Obviously the "fat issue " should be determined between the parents and pediatrician. Schools/government do need to back off and focus on curriculum, their employees and safety of the children!
BeFitMom BeFitMom 4 years
Someone got the numbers wrong!!! 4'9" at 97 lbs = 22.5 BMI, which is HEALTHY So the entire premise of the article was based on a falsehood. Who got the numbers wrong, the school, the mom who reported the numbers, or the reporter who wrote the article? BeFit-Mom
MelissaCrippen MelissaCrippen 4 years
I see alot of young kids who are obese and it is sad. I am sure most of them will out grow it...some not until highs school, but It is an important issue and it is the reason why we have all these lovely things like the "fat tax" and why, just recently, here in NY they are trying to ban the sale of supersized sugary drinks. Pretty pointless when people will just buy two or refil it. But that's kind of the point...if you got a letter saying your child was obese but isn't or your child pediatrician hasnt gently mentioned more physical activity or more fruits and vegies, then you shouldn't be offended and give it any thought because they are healthy. If on the other hand you are extremely offended, and maybe the doc mentioned more play time and less sugary junk food, maybe you need to take a step back and maybe think about what they are trying to tell you. Muscle mass doesn't matter if you have 28% body fat on top of it now does it? Seems to me no one wants advice until something is wrong , and by then everyone else is supposed to help fix their problem. They weren't trying to make weight an issue, it was BMI that's not the same thing.
AnnMcWilliams37979 AnnMcWilliams37979 4 years
A waste of school resources. This isn't something schools should be responsible for. Kids already have doctors, and this is a medical issue. Another example of the government crossing the line into people's personal lives.
micheleglass micheleglass 4 years
Its just ridiculous to "
KaraPalczewski KaraPalczewski 4 years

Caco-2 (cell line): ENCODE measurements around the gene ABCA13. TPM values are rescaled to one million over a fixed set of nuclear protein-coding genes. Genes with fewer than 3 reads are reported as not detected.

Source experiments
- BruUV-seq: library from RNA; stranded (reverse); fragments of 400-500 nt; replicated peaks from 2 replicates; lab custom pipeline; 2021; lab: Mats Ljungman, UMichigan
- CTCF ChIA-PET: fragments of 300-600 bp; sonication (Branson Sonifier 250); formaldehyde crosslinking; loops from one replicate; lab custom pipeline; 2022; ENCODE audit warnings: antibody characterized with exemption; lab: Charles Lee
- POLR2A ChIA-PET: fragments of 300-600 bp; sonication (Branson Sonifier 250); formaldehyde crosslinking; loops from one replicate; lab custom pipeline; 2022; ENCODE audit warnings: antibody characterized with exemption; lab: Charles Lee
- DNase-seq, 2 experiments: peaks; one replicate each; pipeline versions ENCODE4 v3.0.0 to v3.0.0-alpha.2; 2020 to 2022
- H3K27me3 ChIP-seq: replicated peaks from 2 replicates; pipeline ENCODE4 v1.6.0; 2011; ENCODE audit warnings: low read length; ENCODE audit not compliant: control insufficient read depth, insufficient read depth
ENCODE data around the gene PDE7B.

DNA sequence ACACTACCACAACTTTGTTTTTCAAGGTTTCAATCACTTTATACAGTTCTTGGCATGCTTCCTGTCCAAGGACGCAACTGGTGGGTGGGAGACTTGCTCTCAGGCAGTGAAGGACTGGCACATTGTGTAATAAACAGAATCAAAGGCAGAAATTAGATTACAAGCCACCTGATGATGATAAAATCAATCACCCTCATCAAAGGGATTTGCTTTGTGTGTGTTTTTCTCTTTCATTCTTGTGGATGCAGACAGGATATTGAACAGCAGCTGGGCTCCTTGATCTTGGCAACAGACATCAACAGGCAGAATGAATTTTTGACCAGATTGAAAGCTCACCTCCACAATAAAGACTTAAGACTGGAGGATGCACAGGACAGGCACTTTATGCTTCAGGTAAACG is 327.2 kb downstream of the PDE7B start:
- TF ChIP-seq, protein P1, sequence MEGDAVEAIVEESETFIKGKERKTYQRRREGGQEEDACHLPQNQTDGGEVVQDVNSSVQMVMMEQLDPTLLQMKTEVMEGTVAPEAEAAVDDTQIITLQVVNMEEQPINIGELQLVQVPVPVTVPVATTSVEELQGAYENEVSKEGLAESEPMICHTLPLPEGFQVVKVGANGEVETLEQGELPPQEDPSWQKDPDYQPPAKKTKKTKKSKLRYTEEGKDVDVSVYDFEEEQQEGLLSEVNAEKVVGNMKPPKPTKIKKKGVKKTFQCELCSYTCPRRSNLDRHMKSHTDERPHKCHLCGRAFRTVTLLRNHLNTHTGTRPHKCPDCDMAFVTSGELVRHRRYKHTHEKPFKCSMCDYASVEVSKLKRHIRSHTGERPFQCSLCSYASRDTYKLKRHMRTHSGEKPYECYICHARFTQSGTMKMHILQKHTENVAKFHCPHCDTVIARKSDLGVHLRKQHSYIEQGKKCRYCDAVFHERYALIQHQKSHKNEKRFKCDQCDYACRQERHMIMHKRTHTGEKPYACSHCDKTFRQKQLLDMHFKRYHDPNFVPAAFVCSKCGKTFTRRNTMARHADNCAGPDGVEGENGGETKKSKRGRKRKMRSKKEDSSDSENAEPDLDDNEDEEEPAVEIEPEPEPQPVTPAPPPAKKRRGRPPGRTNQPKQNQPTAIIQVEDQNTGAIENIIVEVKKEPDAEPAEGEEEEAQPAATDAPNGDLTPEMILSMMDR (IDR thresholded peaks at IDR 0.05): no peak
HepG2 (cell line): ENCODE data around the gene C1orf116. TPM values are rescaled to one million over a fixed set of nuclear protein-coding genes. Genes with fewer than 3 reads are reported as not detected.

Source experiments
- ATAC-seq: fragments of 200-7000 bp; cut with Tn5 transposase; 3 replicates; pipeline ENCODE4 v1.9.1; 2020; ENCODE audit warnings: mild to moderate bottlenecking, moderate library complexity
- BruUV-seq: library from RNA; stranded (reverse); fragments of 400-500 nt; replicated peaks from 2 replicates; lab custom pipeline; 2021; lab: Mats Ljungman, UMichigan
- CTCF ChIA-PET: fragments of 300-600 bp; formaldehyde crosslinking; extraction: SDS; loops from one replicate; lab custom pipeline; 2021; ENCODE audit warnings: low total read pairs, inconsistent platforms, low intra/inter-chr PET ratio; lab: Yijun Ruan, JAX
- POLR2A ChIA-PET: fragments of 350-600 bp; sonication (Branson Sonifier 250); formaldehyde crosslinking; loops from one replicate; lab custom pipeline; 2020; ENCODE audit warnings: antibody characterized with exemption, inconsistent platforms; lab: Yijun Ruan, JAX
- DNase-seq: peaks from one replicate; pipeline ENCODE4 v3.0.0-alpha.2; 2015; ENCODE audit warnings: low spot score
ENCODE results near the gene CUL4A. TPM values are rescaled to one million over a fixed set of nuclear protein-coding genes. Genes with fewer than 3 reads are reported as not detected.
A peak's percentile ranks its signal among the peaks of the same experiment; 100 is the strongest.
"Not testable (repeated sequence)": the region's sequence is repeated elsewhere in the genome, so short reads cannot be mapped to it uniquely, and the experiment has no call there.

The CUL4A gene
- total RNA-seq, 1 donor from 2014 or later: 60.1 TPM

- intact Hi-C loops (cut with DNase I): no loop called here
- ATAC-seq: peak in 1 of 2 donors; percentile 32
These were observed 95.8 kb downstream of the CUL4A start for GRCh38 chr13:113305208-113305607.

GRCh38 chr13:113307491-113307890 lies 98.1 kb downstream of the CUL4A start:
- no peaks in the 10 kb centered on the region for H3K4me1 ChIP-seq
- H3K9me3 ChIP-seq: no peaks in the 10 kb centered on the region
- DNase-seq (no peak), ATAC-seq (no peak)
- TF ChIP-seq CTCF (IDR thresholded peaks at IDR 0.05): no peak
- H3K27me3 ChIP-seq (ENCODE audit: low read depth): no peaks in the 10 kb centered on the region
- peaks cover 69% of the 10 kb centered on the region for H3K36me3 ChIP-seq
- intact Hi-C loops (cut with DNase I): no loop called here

I cannot believe we have allowed weight to become such a sensitive issue that it cannot be addressed. It is not a judgement, it is a MEASURE of someone's health. Now I agree that children should be looked at as a whole (height, weight, etc) and that pediatricians should be the final measure of how healthy your child is. But I do not believe that being so 'hush-hush' about weight is smart, it reinforces the obesity epidemic in this country. School and social situations are harder on overweight children, let alone that it sets them up for a lifetime of struggling with their weight. As a healthcare provider, it is my responsibility to measure someone's health and report on it-not dance around your feelings about your weight issues. We need to build strong children and families that are healthy, and capable of living long and healthy lives. Oh, and also-this is coming from an ex-fat kid.
kirstystarling kirstystarling 4 years
My grandson received one of these letters from Reception Class at school and he was passed as perfectly fit and healthy by our health visitor 4 weeks previous. He is a large framed child desending from a family who are all over 6ft in height, I blame the education authority as they are not allowed to check children for headlice or cleanliness which are the basic things to check for. Leave the weight aspect of life to the childs health visitor and doctor as they should be keeping a check on them at visits.
EliseMillard EliseMillard 4 years
I live in Massachusetts and they sent a letter home with my then 6 year old daughter. I was so angered by the letter I tore it up. My daughter's pediatrician said these letters were a joke. They are going to give these young children a complex before they are old enough to have one,
CindyLaidlaw CindyLaidlaw 4 years
Totally outrageous. A family that is dealing with weight problems does not need a letter from anyone telling them what they already know. It is degrading and insensitive and could have the same effect that bullying would have. I would think that programs designed to help with the problem and any other problem would be added to the regular informational pages that ALL students take home. That way, noone is centered out. Especially when you think about how hard some children find it to have a healthy self-esteem. And, who the heck needs the school to measure a students body?! Ones eyes can see there is a weight issue. Are schools going to be run Nazi style now? What,s next, eyes not the right color, too much hair on the upper lip, clothes are not designer brand, or anything else that does not conform to their standards?! Come on and get back to the three R's.
KasiaMckenzieElphic KasiaMckenzieElphic 4 years
I would realize WE; there is a problem and stop being so darn ignorant. You might not only increase your child's life spam but yours as well.
KerryLeeVine KerryLeeVine 4 years
I am in the UK and also received such a letter from my daughters school. My daughter is 12 yrs old, 5'4" and weighs 65kg. She is a size 36C bra and is classed as obese, when in fact she is absolutely gorgeous (in fact too gorgeous for my liking as she is already attracting the eye of older boys!) So really I think it could be a good idea but it needs refining.